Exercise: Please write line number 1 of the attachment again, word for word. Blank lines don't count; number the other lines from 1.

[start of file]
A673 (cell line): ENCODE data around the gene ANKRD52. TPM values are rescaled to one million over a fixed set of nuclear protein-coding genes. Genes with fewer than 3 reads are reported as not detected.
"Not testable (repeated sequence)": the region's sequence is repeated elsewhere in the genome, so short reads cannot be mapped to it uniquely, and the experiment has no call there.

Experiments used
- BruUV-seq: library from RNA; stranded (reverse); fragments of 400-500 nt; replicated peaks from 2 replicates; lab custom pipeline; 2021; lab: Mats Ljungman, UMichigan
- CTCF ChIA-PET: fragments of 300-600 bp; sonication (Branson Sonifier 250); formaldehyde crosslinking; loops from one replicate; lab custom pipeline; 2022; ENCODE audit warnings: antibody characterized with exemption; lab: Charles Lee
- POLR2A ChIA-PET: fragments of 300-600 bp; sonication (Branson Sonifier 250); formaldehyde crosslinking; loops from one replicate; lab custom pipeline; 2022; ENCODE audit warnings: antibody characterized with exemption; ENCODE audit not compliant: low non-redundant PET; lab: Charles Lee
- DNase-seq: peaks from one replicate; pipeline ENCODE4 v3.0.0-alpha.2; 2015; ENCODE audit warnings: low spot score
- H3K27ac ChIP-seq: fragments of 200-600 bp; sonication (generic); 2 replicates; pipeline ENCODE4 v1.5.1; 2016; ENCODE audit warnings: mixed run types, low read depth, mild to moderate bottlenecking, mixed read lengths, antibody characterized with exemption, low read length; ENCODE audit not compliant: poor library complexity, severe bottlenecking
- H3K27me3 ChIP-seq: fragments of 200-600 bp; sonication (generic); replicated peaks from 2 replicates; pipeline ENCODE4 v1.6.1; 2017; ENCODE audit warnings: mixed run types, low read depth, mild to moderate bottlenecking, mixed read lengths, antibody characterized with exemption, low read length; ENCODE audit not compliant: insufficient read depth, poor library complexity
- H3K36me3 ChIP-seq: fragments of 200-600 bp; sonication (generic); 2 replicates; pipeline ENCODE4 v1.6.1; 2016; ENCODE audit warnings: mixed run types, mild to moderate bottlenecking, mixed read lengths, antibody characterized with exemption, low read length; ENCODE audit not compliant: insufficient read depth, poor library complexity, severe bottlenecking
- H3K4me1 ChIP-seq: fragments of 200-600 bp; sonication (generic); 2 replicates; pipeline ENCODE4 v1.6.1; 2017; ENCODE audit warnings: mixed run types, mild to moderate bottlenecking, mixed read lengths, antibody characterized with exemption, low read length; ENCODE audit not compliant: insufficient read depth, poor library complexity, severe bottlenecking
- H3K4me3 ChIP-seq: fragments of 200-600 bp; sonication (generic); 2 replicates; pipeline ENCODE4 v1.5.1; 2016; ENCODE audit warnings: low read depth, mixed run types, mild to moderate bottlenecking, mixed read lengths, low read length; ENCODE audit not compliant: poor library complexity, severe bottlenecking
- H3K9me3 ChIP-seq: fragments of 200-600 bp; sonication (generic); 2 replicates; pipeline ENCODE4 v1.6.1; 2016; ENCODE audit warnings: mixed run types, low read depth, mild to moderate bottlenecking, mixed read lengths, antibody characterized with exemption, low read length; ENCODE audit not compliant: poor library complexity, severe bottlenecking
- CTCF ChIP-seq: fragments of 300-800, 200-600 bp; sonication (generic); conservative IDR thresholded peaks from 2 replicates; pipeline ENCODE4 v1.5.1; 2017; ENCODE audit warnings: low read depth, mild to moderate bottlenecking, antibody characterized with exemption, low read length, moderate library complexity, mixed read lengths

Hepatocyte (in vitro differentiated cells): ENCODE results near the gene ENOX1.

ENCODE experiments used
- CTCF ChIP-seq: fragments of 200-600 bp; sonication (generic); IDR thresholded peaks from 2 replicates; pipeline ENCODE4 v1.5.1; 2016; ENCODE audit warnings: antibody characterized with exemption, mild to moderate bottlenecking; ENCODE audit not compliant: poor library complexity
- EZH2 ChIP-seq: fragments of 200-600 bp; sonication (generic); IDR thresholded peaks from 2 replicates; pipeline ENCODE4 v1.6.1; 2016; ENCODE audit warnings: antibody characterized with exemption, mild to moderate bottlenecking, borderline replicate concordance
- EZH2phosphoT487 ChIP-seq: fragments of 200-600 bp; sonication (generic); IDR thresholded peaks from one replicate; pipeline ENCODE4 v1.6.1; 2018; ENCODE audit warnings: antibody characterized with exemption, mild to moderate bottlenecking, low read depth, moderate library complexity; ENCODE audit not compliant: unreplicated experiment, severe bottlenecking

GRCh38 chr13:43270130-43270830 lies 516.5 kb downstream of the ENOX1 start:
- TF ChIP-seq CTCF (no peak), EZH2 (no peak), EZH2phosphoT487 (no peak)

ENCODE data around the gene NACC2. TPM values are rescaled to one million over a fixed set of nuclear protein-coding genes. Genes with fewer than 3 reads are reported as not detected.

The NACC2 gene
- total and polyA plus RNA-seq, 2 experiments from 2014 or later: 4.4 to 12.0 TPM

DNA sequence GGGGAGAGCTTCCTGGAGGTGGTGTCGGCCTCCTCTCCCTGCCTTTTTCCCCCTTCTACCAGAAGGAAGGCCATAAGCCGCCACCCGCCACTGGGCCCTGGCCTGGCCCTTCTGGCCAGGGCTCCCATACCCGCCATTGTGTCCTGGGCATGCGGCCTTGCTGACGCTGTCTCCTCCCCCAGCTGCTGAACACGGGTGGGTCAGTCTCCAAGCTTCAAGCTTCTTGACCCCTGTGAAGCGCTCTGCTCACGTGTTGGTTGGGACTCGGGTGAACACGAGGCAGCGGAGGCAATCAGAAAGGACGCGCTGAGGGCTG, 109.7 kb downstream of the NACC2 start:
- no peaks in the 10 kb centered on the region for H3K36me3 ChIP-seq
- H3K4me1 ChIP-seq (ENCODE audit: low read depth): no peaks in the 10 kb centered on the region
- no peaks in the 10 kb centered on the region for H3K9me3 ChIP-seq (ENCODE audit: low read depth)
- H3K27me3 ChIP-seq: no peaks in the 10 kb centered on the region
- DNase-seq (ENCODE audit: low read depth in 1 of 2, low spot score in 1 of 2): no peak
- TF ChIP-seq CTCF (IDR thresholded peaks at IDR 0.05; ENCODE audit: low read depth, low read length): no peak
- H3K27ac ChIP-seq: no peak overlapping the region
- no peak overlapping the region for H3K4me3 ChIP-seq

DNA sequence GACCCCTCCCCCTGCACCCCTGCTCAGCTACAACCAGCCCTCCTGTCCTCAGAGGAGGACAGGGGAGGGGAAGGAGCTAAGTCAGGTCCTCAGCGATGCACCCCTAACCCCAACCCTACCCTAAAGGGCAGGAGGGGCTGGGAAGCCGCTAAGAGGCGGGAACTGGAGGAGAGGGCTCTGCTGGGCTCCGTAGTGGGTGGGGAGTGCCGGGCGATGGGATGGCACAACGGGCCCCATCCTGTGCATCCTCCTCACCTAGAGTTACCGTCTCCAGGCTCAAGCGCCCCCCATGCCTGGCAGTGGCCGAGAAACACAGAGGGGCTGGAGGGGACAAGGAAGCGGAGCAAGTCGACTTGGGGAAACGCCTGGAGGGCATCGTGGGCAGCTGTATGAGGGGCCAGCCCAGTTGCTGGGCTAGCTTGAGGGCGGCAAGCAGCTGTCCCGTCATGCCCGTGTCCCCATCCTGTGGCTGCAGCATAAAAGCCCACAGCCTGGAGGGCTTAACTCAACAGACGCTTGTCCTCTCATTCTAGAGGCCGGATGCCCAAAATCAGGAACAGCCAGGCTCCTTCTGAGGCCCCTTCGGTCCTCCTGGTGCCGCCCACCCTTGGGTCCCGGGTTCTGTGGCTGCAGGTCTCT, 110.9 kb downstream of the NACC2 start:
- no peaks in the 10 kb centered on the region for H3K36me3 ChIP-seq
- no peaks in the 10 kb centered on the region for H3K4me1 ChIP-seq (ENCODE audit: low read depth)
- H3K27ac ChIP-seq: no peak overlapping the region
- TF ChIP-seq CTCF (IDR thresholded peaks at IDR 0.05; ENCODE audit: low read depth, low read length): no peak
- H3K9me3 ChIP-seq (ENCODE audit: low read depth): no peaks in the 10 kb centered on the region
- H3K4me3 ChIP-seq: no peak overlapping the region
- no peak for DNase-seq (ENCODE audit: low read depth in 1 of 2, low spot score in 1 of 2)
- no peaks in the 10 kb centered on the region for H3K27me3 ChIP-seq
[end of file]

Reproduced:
A673 (cell line): ENCODE data around the gene ANKRD52. TPM values are rescaled to one million over a fixed set of nuclear protein-coding genes. Genes with fewer than 3 reads are reported as not detected.